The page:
Mr. Seiman sits on the finance committee and the affordable housing committee. He is involved with the Island Food Pantry, the Oak Bluffs library, the healthy aging task force and the Center for Living. Creating more affordable housing in Oak Bluffs is a priority, he said, as is more overall engagement between the town and voters.

He said he decided to enter the race with the hope of creating more civic engagement and ultimately shifting voting priorities in town.

“The most relevant issue that we vote on is the budget itself and how that money should be spent,” Mr. Seiman said. But he said the budget takes up far less time than the more emotionally-charged issues such as last year’s referendum on the monster shark tournament.

He said he would work to ensure that all matters brought before the town received comparable attention, to allow the public “a greater understanding in every change in town regulations and every change that will affect the budget.”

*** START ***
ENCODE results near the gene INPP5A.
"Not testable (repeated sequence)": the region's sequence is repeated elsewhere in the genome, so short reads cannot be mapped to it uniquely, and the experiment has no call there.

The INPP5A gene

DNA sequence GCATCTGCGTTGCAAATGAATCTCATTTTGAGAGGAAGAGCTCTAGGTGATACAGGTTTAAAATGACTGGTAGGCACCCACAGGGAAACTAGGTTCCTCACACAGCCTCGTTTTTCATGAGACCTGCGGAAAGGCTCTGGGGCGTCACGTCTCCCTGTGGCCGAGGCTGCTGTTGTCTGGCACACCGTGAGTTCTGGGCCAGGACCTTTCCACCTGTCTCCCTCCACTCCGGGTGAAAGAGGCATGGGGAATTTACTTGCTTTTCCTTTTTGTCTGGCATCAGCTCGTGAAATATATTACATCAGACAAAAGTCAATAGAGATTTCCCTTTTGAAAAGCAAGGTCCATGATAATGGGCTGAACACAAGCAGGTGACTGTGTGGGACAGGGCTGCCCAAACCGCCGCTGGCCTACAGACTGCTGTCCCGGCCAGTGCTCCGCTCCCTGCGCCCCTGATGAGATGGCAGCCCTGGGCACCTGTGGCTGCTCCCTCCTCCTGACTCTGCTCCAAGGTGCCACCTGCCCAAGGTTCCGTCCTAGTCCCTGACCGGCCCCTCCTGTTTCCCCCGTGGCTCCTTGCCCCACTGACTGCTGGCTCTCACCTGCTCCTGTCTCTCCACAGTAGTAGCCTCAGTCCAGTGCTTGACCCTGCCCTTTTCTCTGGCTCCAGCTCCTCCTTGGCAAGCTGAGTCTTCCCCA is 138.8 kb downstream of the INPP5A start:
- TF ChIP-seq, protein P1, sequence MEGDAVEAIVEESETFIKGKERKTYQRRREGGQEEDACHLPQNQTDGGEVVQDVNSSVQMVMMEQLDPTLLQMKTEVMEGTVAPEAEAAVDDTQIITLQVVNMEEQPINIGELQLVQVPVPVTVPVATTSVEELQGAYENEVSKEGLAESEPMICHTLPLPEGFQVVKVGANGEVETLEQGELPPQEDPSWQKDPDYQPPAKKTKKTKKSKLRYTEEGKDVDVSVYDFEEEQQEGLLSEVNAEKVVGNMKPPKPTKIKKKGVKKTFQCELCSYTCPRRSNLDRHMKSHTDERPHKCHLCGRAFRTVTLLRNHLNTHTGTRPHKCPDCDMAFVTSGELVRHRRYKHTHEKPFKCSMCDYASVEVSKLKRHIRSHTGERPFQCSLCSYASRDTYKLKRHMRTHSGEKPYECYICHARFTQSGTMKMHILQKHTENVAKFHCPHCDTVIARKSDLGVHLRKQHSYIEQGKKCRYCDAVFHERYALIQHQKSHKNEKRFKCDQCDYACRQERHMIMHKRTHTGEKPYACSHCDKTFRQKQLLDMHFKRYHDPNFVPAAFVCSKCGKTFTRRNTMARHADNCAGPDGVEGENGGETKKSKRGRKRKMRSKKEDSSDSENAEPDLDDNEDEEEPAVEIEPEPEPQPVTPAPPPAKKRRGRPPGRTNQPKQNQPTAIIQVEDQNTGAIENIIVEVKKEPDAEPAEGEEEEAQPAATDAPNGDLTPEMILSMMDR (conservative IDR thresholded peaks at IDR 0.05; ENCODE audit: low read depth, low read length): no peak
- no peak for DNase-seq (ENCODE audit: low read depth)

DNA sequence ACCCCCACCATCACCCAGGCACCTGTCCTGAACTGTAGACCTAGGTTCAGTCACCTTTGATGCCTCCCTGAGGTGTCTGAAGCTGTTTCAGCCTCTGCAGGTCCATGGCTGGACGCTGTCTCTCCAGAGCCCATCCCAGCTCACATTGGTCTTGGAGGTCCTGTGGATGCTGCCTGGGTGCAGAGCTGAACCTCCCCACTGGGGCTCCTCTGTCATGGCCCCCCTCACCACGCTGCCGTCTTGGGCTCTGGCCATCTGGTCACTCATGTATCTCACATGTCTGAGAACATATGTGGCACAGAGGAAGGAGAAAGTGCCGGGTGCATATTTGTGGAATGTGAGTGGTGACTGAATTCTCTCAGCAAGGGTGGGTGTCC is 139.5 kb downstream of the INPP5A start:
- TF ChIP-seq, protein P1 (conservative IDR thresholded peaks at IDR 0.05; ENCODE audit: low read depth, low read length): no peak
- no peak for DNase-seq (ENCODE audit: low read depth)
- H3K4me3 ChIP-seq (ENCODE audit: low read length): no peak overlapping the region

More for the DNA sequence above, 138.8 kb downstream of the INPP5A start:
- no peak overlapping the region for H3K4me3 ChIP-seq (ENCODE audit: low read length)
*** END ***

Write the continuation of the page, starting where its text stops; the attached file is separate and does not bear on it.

The planning board race is also attracting attention this year, with Mr. Hopkins, a well known affordable housing advocate, actively challenging Mr. Bradford, who has been an incumbent for so many years no one could remember exactly how long he has been on the board. Mr. Bradford did not attend the forum but submitted a statement.

Mr. Hopkins stressed the need to involve the community in town planning efforts. Mr. Bradford encouraged voters to participate in an ongoing streetscape plan to revitalize the downtown area.

“It needs to be a community effort,” he wrote in his statement.

Mr. Hopkins is a member of the town affordable housing committee and chairman of Habitat for Humanity.